To these eyes, the best-looking Macan wheel design is the 21-inch RS Spyder that comes standard on the GTS variant, though considering these cost an eye-watering $5760 on the base model you might as well pay the $6700 extra for a Macan T and get these wheels for a discounted $1710.
Distracting configurator Olympics dispatched with, attention turns to practicality. And the Macan is pretty good, if not up to VW Tiguan levels of cargo-pants-on-wheels cabin cubbies.
The glove box is huge and all four door bins will hold decent-sized drinks bottles (with space for a hefty paperback in each of the fronts as well), there are four sensibly-sized cup-holders (two of which are in the rear fold-down armrest).
An adequate but not generous bin beneath the front armrest that is the only sensible place to store phones and a curved recess in the centre console is suitable for stashing sunglasses or small oddments. The lack of map pockets or additional storage for rear passengers is a bit of a disappointment.
The standard powered tailgate rises to reveal quite a shallow but reasonably capacious and usable 488-litre boot – the biggest of all Macans – that is beautifully carpeted, flat-floored and has a handy netted recess to help minimise loose items, with a bit of extra small item space beneath the boot floor alongside the collapsible 18-inch spare wheel.
Fold the 40:20:40 split rear seatbacks – there’s no remote release – and boot space balloons to 1503L, providing an almost-flat load floor.
With the rear seats in place, the Macan qualifies as a comfortable four-seater, with ample headroom and legroom for six-foot adults, as well as decent space for feet and supportive, sculpted cushioning. But a fat transmission tunnel, raised central seating position and thinly padded backrest makes middle-seat life a compromise.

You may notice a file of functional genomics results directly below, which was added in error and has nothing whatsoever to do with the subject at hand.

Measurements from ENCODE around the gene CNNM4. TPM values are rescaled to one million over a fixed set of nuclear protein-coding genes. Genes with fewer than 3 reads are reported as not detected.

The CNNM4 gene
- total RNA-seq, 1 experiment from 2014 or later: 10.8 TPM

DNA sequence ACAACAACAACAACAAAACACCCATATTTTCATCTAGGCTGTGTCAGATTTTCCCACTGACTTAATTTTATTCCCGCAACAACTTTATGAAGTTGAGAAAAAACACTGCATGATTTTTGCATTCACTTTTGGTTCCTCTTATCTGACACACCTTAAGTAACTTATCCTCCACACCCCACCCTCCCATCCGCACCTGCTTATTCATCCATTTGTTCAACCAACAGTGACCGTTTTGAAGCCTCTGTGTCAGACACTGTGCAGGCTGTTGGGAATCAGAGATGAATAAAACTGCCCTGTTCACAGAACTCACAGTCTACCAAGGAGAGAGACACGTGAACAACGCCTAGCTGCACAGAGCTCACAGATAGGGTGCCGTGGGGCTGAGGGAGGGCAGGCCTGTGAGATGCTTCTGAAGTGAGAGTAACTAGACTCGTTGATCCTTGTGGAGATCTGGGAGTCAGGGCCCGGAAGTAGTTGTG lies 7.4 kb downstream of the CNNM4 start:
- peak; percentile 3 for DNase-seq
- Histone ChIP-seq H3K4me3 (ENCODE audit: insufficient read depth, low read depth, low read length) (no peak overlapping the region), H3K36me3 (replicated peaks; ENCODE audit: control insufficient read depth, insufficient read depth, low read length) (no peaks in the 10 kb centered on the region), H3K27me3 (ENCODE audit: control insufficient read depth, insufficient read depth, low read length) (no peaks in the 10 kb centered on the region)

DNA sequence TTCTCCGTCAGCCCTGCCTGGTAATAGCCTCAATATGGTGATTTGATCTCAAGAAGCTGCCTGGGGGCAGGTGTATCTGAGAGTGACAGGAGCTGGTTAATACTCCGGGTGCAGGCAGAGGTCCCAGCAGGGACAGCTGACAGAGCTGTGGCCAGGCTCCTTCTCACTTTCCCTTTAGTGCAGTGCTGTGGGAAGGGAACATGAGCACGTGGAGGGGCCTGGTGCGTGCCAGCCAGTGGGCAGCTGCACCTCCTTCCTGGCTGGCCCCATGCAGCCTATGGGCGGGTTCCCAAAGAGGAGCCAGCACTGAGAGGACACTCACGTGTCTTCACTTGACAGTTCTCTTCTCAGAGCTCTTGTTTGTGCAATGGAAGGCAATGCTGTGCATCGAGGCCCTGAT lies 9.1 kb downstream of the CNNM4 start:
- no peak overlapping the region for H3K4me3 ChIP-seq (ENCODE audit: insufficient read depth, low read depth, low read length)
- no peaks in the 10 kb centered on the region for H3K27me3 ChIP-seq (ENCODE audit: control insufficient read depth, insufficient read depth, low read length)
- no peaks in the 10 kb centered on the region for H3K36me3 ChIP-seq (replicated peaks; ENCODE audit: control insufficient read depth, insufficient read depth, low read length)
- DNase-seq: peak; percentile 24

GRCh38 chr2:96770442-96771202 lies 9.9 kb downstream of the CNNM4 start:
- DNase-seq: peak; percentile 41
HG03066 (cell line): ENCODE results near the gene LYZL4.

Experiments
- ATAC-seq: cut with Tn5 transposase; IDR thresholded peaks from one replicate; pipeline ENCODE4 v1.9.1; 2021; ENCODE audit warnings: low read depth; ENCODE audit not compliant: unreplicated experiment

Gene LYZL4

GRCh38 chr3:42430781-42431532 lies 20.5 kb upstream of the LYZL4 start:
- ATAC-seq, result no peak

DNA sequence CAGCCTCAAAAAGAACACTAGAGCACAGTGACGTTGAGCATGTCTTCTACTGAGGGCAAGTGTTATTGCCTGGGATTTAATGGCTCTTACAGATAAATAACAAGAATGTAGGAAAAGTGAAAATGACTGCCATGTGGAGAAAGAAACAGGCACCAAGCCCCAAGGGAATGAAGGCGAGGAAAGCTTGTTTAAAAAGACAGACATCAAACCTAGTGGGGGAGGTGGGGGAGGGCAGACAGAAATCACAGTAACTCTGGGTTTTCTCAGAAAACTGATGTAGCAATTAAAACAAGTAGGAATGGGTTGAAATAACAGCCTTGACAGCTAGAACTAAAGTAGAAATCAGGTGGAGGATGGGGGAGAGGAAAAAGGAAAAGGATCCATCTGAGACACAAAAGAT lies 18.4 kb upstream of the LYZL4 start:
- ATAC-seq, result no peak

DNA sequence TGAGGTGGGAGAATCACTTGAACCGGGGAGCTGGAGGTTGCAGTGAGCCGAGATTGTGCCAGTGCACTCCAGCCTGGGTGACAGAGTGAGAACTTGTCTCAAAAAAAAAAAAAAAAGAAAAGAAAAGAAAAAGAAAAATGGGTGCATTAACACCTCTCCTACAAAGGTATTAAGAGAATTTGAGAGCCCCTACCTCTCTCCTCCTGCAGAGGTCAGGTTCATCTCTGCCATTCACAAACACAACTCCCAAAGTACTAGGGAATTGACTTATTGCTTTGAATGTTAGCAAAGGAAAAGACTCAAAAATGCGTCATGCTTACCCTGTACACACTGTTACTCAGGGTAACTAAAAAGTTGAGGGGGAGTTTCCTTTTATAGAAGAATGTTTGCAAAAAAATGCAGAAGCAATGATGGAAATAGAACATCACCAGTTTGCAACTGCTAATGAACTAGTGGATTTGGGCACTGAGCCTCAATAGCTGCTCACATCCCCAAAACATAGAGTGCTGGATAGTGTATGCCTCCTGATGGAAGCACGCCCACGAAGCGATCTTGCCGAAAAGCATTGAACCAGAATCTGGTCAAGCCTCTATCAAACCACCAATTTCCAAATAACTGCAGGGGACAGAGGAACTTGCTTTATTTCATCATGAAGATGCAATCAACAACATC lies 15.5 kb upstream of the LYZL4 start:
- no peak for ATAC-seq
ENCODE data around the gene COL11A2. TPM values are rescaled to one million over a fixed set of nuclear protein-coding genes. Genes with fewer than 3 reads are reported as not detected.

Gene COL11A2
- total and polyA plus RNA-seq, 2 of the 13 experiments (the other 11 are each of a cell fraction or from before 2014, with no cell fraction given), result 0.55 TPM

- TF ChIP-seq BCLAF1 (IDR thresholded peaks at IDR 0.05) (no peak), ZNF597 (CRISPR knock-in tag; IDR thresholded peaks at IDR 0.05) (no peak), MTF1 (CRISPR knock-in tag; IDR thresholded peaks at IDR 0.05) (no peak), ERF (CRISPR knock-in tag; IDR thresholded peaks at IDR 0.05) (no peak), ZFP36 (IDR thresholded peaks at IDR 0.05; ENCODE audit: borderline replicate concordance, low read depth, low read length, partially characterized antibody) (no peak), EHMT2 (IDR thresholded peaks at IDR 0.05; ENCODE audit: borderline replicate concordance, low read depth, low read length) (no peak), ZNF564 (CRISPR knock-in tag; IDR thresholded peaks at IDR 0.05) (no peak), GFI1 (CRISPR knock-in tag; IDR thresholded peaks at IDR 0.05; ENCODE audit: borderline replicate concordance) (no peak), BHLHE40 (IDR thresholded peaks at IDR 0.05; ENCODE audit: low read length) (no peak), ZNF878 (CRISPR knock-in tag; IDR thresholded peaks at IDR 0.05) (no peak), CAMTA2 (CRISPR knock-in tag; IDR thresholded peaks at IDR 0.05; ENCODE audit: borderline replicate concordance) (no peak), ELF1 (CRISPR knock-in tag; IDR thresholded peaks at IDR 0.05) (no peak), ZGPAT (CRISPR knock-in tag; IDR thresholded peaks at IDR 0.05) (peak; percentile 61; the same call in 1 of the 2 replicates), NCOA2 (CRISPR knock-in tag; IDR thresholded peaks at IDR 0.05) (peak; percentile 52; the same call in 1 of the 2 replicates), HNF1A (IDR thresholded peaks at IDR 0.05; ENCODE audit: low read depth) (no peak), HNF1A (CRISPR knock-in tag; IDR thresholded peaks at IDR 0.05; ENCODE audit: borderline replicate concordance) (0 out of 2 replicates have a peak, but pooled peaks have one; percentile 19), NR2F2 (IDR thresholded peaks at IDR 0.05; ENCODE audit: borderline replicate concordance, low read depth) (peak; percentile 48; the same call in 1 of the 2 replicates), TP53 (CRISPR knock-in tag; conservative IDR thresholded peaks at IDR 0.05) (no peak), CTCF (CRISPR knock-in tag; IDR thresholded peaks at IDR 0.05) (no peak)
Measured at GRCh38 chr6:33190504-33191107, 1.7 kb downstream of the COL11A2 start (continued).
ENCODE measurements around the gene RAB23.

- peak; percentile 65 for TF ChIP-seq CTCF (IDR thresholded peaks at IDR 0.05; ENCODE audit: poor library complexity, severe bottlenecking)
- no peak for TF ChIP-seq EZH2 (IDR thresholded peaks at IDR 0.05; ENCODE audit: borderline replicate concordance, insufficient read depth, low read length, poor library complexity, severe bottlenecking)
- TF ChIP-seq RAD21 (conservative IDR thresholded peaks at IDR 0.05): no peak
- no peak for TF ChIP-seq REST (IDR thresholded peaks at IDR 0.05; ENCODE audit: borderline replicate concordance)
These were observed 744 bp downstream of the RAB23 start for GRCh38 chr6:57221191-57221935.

For those transporting young children, there are three child seat anchorages and a set of ISOFIX connections in each of the outboard positions.
And throughout, the fit, finish and sense of quality are pervasive from the materials choices to the tactility of switchgear. Are we ready to go for a drive yet? You bet.
Driving the Macan feels great from the get-go. Again, this base model does not leave you feeling short-changed. In terms of responsiveness and power, for everyday duties more than the 195kW and 400Nm on offer from the 2.0-litre four-cylinder would be excessive.
True enthusiasts might hanker for extra punch and a more sonorous engine but there’s still plenty to love here because the Macan feels so honed, purposeful, connected and downright fun with the basic suspension, wheel and tyre set-up.
You are honestly not compromising much when making a head-or-heart decision with this car. It doesn’t seem to take itself too seriously, you’ll crack a smile with every turn of the steering wheel and we haven’t even left suburbia yet.